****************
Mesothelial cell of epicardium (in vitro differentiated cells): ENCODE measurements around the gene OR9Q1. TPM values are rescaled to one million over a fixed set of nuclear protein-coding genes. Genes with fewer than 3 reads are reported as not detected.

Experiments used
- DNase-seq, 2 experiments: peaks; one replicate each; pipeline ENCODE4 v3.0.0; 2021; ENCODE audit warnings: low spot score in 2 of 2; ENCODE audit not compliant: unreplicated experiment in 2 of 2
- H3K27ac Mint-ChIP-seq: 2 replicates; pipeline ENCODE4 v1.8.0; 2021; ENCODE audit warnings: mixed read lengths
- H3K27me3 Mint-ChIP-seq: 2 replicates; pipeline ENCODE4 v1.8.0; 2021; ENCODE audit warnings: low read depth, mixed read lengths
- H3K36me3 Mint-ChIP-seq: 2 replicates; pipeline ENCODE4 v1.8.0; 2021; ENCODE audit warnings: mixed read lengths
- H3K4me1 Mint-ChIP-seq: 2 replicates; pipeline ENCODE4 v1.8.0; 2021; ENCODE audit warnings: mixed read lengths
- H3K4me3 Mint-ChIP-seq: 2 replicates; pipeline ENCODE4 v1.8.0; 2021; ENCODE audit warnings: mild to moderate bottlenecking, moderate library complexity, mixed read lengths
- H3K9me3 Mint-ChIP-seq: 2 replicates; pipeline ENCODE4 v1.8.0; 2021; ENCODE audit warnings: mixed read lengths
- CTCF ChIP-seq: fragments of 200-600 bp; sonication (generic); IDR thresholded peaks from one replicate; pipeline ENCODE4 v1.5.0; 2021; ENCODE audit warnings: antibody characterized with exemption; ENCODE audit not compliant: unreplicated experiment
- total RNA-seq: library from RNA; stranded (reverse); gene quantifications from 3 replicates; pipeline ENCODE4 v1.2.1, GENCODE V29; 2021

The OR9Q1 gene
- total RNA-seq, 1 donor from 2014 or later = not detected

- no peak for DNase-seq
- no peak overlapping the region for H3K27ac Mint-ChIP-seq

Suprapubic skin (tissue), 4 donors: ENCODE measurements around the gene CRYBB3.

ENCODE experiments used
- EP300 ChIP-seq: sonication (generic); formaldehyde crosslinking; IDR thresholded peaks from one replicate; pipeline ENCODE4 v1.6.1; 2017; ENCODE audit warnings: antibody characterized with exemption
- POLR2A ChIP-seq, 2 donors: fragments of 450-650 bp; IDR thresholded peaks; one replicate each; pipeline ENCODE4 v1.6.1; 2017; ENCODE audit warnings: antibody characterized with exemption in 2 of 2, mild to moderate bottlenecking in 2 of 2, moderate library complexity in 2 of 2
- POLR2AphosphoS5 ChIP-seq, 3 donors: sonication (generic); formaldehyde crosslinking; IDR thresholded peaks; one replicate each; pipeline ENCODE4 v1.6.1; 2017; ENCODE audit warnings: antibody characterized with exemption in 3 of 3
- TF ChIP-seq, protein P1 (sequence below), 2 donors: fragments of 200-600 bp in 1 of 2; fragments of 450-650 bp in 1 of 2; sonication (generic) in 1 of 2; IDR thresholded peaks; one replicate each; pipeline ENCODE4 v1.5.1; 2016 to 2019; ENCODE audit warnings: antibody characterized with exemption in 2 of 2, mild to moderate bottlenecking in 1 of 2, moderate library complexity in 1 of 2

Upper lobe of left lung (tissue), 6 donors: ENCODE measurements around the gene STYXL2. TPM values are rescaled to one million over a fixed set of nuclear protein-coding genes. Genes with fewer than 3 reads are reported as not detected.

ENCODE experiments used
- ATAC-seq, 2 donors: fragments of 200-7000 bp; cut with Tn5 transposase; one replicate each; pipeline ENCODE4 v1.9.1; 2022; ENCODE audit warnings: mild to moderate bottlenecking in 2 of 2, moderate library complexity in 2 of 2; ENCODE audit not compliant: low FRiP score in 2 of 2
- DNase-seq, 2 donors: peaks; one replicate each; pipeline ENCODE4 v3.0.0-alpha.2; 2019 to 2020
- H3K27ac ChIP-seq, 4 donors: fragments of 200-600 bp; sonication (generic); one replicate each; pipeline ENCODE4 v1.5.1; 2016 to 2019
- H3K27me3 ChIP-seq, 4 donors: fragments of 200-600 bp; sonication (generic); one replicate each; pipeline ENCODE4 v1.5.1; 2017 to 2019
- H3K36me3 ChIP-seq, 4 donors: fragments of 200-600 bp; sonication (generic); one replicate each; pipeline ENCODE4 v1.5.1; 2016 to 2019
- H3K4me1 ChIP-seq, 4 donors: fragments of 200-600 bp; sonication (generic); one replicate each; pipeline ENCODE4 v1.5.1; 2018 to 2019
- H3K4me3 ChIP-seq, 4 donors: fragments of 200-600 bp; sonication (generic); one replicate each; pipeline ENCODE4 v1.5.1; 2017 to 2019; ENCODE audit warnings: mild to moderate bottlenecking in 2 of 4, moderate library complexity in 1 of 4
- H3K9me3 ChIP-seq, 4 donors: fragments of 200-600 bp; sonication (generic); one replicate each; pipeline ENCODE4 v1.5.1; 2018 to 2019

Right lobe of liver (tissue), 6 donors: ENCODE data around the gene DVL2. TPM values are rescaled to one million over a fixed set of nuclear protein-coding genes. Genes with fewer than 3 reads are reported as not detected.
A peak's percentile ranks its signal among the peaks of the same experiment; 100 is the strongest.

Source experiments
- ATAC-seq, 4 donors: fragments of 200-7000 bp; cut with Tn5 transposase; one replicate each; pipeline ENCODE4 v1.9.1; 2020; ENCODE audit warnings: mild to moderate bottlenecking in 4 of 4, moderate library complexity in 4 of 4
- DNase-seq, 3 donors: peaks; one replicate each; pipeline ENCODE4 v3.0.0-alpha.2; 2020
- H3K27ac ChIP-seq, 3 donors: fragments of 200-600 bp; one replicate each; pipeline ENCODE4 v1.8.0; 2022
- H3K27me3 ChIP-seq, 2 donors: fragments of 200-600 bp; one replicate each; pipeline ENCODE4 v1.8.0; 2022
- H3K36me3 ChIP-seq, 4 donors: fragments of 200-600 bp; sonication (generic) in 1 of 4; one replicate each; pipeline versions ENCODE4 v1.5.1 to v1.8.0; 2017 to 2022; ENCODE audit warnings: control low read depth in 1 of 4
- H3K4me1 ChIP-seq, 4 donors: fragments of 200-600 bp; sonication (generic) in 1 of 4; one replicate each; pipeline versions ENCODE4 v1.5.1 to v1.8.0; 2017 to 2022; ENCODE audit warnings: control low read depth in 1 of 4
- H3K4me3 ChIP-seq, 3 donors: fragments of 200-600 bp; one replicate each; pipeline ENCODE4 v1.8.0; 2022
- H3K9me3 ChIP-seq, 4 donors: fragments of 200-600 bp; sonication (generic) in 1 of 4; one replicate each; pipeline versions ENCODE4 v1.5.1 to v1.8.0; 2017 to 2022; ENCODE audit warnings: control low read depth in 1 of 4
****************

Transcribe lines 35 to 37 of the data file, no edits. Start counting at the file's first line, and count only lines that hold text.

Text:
- ATAC-seq, 4 donors: fragments of 200-7000 bp; cut with Tn5 transposase; one replicate each; pipeline ENCODE4 v1.9.1; 2020; ENCODE audit warnings: mild to moderate bottlenecking in 4 of 4, moderate library complexity in 4 of 4
- DNase-seq, 3 donors: peaks; one replicate each; pipeline ENCODE4 v3.0.0-alpha.2; 2020
- H3K27ac ChIP-seq, 3 donors: fragments of 200-600 bp; one replicate each; pipeline ENCODE4 v1.8.0; 2022